Other nearby markers. At least 8 other markers are within walking distance of this marker. Spanish Town (a few steps from this marker); A Home on Commerce Square (within shouting distance of this marker); Building the Town (within shouting distance of this marker); Founding the Town (about 300 feet away, measured in a direct line); Governing the Town (about 400 feet away); Rio Brazos (about 500 feet away); Clopper Store (about 600 feet away); Burning of the Town (about 600 feet away). Touch for a list and map of all markers in San Felipe.
 
More about this marker. The marker is located on the
The view of the Bottomland Farms Marker (Left Side) along the walkway image. Click for full size.
Photographed By James Hulse, July 20, 2022
3. The view of the Bottomland Farms Marker (Left Side) along the walkway
grounds of the San Felipe de Austin Historic Site. There is a small fee to access the historic site and markers.
 
Also see . . .
1. San Felipe de Austin History. Texas Historical Commission
San Felipe de Austin was founded in 1824 by Stephen F. Austin as the unofficial capital of his colony. It became the first urban center in the Austin colony, which stretched northward from the Gulf of Mexico as far as the Old San Antonio Road and extended from the Lavaca River in the west to the San Jacinto River in the east. By October 1823, after briefly considering a location on the lower Colorado River, Austin decided to establish his capital on the Brazos River. The site chosen was on a high, easily defensible bluff overlooking broad, fertile bottomlands. The location offered a number of advantages, including a central location and sources of fresh water independent of the Brazos.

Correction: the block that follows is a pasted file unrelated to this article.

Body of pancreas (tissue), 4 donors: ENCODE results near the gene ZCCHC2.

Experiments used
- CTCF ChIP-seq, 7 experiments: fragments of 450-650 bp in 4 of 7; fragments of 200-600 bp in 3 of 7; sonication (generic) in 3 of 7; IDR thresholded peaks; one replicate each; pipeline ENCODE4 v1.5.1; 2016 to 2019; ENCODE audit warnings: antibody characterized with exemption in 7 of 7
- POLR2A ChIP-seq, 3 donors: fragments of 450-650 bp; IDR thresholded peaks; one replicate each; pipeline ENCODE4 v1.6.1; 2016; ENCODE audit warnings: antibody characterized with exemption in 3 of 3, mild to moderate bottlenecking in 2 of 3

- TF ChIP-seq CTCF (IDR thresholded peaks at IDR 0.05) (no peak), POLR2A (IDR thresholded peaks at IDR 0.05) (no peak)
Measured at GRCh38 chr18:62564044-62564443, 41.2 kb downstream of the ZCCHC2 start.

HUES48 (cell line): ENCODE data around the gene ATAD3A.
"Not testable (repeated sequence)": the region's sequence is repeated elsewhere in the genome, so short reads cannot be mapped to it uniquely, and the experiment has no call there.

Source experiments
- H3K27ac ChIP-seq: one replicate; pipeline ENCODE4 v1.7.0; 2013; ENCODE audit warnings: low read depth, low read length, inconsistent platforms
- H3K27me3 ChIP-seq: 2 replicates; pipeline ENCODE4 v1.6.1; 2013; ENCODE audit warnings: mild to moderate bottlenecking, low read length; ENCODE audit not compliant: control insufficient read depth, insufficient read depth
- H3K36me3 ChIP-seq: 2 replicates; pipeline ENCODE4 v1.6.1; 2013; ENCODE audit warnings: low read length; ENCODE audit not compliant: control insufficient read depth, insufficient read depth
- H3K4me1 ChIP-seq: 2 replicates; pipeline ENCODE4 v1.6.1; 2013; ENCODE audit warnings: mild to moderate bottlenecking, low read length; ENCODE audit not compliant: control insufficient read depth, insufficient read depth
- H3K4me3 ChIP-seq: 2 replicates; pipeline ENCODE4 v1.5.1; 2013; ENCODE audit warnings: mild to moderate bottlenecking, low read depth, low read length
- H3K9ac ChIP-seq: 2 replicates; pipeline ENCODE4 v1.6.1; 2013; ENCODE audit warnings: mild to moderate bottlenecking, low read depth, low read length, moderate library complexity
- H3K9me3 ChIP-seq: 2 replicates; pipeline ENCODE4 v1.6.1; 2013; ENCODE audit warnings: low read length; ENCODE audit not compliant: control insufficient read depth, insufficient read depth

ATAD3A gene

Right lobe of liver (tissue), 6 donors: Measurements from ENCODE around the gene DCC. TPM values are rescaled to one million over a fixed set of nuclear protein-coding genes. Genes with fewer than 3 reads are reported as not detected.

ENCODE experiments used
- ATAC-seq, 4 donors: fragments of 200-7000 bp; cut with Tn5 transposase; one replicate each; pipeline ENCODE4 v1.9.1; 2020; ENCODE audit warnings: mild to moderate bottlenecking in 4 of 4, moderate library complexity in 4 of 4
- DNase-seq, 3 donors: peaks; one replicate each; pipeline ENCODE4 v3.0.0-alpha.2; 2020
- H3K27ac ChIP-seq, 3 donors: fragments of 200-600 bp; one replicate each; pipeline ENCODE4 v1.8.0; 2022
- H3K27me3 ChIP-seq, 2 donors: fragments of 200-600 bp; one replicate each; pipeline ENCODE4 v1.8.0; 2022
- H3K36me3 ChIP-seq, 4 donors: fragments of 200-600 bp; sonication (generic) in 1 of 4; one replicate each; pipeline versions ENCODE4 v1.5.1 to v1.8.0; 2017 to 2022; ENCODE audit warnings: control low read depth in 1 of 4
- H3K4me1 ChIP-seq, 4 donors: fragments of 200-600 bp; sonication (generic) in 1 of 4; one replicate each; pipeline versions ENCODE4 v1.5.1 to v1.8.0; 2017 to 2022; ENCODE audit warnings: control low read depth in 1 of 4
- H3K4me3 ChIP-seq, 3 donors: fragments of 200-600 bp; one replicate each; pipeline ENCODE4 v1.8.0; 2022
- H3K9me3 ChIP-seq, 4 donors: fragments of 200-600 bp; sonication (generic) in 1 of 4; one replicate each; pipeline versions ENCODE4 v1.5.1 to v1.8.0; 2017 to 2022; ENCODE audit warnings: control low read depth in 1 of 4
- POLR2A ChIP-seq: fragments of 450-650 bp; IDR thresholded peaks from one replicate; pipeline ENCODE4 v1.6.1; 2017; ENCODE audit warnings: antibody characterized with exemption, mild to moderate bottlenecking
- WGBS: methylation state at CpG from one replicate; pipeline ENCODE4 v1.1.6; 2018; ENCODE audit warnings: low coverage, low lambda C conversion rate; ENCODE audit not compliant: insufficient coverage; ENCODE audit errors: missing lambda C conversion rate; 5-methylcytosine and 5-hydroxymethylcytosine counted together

(Submitted on September 18, 2022, by James Hulse of Medina, Texas.) 

2. Agriculture. Texas State Historical Association
After its independence from Spain in 1821, Mexico encouraged settlement in its vast provinces north of the Rio Grande. Moses Austin secured the first empresario or colonial grants from Spain. His son, Stephen F. Austin, initially led 300 families from the United States into an area extending from the Gulf Coast into Central Texas. Settlers received
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a sitio or square league of land (about 4,338 acres) for grazing, and a labor (177 acres) of farming land. The American settlers quickly introduced the slave-based cotton-plantation system, expanded commercial livestock production, and developed concentrations of small, nonslaveholding family farms. The large influx of Anglo-American settlers led to the Texas revolt, the independence of Texas, and the subsequent war between the United States and Mexico, followed by the admission of Texas into the Union.
(Submitted on September 18, 2022, by James Hulse of Medina, Texas.) 
 
 
Credits. This page was last revised on March 6, 2024. It was originally submitted on September 18, 2022, by James Hulse of Medina, Texas. This page has been viewed 110 times since then and 25 times this year. Photos:   1, 2, 3. submitted on September 18, 2022, by James Hulse of Medina, Texas.

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Jul. 21, 2024